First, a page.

Over the past decade, the Puerto Rico Electric Power Authority (PREPA) – a publicly owned electricity supplier to the U.S. territory – has been plagued by corruption and the ever-present stench of impending bankruptcy.
Now, in the wake of two devastating hurricanes that have left nearly half the island still without power 3.5 months after the storms have left, Governor Ricardo Rosselló is determined to take another tack – privatizing the island’s electricity supplier in the hopes of bringing stability and consistency to the island’s grid.
That goal moved one step closer to a reality last week as PREPA’s Governing Board approved a five-point plan called the Vision for the Future of Power in Puerto Rico to transform the utility from a scandal-plagued utility into a model for others to follow.
The five pillars include mandates for PREPA to provide:
- Excellent customer service;
- Affordable, reliable power for everyone;
- Reasonable rate structures;
- A resilient grid more able to survive disasters like the hurricanes;A more diverse energy structure, including lessening the island’s dependence on fossil fuels; and;
- An economic growth engine, providing jobs for the island’s citizens, as well as attracting additional industrial and commercial development.
The plan as approved doesn’t provide specifics on how a privatized utility will reach these goals.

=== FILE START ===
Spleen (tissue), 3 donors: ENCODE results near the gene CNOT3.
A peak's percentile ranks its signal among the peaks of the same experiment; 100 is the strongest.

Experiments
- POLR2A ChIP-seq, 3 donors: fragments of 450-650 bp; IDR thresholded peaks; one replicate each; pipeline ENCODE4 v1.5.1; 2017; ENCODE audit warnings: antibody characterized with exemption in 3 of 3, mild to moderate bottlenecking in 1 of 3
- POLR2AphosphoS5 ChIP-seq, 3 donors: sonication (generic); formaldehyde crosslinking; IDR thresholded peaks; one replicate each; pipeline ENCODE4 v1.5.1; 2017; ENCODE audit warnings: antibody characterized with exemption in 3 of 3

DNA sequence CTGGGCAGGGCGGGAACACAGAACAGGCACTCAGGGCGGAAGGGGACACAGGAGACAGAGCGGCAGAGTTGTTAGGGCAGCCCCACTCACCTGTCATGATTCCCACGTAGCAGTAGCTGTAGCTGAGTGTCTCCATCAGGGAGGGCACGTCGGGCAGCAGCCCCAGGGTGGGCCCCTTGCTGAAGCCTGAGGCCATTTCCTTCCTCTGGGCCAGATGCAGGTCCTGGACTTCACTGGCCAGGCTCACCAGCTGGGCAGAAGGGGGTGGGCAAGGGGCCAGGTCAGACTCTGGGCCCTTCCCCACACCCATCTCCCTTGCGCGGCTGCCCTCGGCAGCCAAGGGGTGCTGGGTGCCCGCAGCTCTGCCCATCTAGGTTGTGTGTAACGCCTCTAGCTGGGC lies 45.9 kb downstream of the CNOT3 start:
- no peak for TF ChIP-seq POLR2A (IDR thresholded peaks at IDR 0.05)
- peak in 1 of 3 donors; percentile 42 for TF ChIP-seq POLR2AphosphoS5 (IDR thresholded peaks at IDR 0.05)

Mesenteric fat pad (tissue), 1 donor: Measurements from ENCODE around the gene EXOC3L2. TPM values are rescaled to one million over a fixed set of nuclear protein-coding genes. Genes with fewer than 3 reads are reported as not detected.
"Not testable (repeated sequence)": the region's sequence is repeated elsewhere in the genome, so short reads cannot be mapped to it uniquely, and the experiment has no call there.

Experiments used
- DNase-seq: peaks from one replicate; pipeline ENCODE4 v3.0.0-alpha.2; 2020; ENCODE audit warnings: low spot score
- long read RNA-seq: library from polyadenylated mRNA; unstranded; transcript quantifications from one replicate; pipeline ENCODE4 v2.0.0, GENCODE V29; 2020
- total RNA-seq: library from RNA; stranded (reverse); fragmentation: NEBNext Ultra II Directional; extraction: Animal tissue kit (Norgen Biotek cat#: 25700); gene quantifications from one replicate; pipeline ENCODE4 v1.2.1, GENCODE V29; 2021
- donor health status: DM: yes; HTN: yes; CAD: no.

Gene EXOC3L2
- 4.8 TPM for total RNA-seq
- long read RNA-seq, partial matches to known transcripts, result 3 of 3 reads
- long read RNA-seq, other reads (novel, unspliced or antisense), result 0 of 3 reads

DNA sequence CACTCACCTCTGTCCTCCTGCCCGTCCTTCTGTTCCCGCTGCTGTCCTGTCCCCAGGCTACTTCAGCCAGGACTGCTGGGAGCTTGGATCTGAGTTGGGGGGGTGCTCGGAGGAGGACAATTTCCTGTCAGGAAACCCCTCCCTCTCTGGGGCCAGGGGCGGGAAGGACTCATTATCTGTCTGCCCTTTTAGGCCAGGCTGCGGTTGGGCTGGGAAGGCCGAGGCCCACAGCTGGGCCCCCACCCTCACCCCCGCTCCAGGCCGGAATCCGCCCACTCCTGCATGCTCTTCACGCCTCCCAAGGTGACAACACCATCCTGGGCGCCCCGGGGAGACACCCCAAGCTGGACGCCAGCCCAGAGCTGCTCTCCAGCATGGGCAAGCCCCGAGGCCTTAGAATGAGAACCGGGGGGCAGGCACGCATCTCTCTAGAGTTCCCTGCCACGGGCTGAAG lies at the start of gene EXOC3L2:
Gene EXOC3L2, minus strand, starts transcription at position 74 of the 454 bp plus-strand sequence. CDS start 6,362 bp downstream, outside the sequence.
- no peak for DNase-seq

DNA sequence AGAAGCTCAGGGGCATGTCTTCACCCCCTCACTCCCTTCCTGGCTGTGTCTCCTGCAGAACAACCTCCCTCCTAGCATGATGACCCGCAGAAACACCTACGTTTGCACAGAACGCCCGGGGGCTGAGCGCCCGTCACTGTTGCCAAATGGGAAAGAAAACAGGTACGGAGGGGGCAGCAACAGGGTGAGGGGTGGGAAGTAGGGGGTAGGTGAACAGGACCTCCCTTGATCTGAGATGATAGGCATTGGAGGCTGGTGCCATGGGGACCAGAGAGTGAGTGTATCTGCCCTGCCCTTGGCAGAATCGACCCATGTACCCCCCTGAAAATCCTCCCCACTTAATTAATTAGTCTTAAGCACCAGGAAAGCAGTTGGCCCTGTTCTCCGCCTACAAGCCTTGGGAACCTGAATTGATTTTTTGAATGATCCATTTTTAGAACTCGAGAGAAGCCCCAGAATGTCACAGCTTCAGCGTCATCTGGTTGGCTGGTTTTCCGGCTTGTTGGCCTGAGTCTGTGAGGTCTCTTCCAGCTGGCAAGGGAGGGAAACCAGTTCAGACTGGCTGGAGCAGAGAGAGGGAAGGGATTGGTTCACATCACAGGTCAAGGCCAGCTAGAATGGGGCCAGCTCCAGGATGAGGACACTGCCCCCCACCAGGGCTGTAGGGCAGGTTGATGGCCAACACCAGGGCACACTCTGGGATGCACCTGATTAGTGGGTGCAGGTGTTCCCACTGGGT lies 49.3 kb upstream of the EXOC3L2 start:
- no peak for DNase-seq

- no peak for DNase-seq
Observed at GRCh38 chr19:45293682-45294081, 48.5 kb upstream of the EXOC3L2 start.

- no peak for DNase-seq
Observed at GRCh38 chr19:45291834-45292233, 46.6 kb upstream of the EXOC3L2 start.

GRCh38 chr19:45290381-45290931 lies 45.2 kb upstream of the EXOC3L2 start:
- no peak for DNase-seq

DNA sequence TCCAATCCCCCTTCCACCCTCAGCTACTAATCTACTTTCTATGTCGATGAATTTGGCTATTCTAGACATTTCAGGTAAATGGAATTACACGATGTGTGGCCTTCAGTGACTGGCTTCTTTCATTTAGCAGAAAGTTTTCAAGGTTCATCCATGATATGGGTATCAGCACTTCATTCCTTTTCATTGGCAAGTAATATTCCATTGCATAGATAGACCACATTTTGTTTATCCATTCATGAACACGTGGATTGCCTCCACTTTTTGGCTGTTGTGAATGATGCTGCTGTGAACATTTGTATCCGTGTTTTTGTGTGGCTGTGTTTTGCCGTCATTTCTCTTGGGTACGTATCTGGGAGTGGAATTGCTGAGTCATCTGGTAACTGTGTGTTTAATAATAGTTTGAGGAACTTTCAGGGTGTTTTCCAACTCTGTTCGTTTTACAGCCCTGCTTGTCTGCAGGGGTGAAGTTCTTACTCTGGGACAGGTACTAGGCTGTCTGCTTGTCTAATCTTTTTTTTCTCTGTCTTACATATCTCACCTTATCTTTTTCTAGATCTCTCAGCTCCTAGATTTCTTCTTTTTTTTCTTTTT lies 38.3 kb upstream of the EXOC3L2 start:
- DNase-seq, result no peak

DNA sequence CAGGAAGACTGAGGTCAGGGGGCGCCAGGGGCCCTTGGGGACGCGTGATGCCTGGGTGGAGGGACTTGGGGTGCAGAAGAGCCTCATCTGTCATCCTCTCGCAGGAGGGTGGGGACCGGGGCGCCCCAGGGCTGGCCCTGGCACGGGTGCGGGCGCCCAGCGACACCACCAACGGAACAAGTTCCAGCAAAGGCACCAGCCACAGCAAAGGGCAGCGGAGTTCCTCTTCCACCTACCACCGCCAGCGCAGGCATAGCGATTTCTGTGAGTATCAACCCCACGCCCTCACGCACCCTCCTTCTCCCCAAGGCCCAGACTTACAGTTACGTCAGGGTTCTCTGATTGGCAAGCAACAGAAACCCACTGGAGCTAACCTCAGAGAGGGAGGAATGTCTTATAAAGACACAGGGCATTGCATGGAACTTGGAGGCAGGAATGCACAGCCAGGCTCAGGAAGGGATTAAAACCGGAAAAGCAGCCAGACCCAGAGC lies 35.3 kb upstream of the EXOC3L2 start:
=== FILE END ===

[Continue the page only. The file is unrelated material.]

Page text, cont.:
“Our goal is not just emergence from bankruptcy and restoration of power, but instead, the establishment of a model for power generation and delivery in Puerto Rico that sets a global example for cost, resilience, sustainability, and customer engagement and empowerment,” said Ernesto Sgroi, chairman of the Governing Board. “PREPA’s privatization is a key step to its recovery in the short-and medium-term and indispensable to its transformation in the long-term.”
Julia Hamm, president and CEO of the Smart Electric Power Association, applauded the plan.
“With this new and comprehensive vision for energy market transformation, PREPA will provide a strong but flexible model that other utilities can draw on for inspiration, and adapt to their own local conditions,” Hamm said. “One of the challenges ahead for Puerto Rico will be clearly defining the roles of the utility and third parties, and their longer-term market impacts, while leveraging opportunities for innovative partnerships.”
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